Before St. Francis mendicant orders did not exist.  Does that mean they are not really Catholic?  Did they become Catholic after they had been around for long enough to not be considered a novelty?

By the way, this novelty of mendicants was a major factor in St. Thomas Aquinas's parents opposing him becoming a Dominican.  Would you say they were correct to do so?

I never said that charismatics are not Catholic. As usual, you are distorting what I'm saying. I have said that charismaticism isn't Catholic. How many traditional priests do you know (who celebrate the TLM) who support CCR? Please state their names, so that it can be verified.

Quick, call the diocese!
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#65
(08-16-2013, 01:05 PM)Melchior Wrote:
(08-16-2013, 01:04 PM)Meg Wrote:
(08-16-2013, 01:00 PM)JayneK Wrote:
(08-16-2013, 12:48 PM)Meg Wrote: Charismaticism is liberal in the sense that it's a novelty that didn't exist before the Council. I would think that there are otherwise plenty of orthodox-minded charismatics That doesn't make charismaticism itself Catholic in nature.

Before St. Francis mendicant orders did not exist.  Does that mean they are not really Catholic?  Did they become Catholic after they had been around for long enough to not be considered a novelty?

By the way, this novelty of mendicants was a major factor in St. Thomas Aquinas's parents opposing him becoming a Dominican.  Would you say they were correct to do so?

I never said that charismatics are not Catholic. As usual, you are distorting what I'm saying. I have said that charismaticism isn't Catholic. How many traditional priests do you know (who celebrate the TLM) who support CCR? Please state their names, so that it can be verified.

Quick, call the diocese!

No need to call the diocese. How many traditional priests (who celebrate the TLM) do you know, Melchoir, who support CCR? I think it's a fair question.
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#66
The charismatics I have met, and I have met many, are extremely orthodox, and extremely pious. There are three things they seem to do all day long: Adoration of the Blessed Sacrament, Rosary, and Confession.

I am not comfortable with raising hands in the air or holding hands. This is a personal, temperamental thing. The earliest depictions we have of Christians has them with hands in the air. So I have superficial issues with them that make me go elsewhere. But the fact is that in many places, especially in the Third World, these people are very orthodox. They are also often the only pro-life voices to be heard. So I wouldn't put them all in one bag, and I wouldn't knock them.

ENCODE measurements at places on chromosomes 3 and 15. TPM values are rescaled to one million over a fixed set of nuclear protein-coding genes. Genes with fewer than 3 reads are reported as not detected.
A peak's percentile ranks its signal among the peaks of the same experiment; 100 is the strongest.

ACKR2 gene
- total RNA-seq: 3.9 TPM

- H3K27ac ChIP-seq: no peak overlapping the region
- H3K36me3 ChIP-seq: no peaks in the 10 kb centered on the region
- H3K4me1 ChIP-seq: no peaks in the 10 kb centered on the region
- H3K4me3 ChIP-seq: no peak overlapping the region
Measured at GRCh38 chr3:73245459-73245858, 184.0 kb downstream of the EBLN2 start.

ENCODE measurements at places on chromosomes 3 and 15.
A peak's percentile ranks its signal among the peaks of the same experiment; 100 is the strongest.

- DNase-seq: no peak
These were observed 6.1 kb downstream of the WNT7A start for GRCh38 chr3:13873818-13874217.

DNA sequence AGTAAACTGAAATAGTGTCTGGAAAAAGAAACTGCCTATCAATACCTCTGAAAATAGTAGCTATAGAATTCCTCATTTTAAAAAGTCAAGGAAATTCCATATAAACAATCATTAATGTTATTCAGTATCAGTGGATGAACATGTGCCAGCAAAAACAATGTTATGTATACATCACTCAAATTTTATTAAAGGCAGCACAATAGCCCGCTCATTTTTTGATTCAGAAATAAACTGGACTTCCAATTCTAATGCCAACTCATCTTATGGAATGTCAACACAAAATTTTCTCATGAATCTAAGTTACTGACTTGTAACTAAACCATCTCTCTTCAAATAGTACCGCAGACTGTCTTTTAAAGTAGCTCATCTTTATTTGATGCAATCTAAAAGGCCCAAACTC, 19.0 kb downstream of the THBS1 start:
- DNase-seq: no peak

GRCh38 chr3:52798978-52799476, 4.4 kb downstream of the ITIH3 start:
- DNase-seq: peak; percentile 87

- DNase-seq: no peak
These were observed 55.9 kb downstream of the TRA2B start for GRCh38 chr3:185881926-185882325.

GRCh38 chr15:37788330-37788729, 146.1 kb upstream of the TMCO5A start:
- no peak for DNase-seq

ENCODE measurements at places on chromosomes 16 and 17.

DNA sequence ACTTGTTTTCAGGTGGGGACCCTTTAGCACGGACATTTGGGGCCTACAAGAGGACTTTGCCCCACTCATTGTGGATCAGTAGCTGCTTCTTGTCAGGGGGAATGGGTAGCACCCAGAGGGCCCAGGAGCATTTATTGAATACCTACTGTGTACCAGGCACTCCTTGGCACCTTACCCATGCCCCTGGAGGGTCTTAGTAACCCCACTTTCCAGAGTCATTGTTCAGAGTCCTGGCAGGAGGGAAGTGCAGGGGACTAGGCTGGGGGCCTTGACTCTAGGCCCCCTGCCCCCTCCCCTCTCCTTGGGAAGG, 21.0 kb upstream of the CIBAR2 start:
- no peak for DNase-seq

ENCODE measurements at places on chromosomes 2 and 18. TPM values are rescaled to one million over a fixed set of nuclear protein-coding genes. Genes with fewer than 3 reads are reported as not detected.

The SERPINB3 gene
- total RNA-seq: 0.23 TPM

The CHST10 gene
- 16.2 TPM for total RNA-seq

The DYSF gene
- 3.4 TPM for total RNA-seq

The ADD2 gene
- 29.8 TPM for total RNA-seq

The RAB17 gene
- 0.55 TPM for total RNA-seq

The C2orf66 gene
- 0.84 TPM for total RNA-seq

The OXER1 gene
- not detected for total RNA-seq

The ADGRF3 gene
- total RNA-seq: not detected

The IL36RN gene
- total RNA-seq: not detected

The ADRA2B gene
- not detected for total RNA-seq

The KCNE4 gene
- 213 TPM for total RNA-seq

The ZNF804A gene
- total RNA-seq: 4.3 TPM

Same goes for many other categories. I mean, for me, you would have to create a whole new category which says "Doesn't care anymore about the polemics. Goes to Trad mass when possible, NO when TLM not possible. Apart from that, does his best with prayer life and avoiding evil."

It is true that I do care about some of these things, but "Conciliar Ambiguities"? Don't care about it anymore."Quanta Cura'? Never heard of it. "FSSP"? Yep, good people, some better than others go to the masses. But do I actually KNOW the FSSP? Not really. I'm just a guy going to mass, confession, and the after-mass social stuff. "Errors of the Council"? Don't care. Where would you start? Where would it end? Better to ignore, hit reset, and have a new council in a few decades. "Anathema sit"? Is this a document? If so, never heard of it. If it is just old-fashioned papal condemnation, then . . . whatever. "SSPX"? Visited their place once. Nice priest, just like the FSSP priest. This is one of the only things I could say I "care" about here. I attend an FSSP church, and am 100% grateful for it and happy to be there. But I do care about the SSPX, because I feel they got a raw, raw, raw, raw deal in this world. A nasty deal. Yes, I am sure there are some kooks in the SSPX, but it is sooooo hypocritical for people to say this, as if  there are no kooks in FSSP hangouts, in NO parishes, or in the Vatican. In fact, we are all kooks in some sense anyway.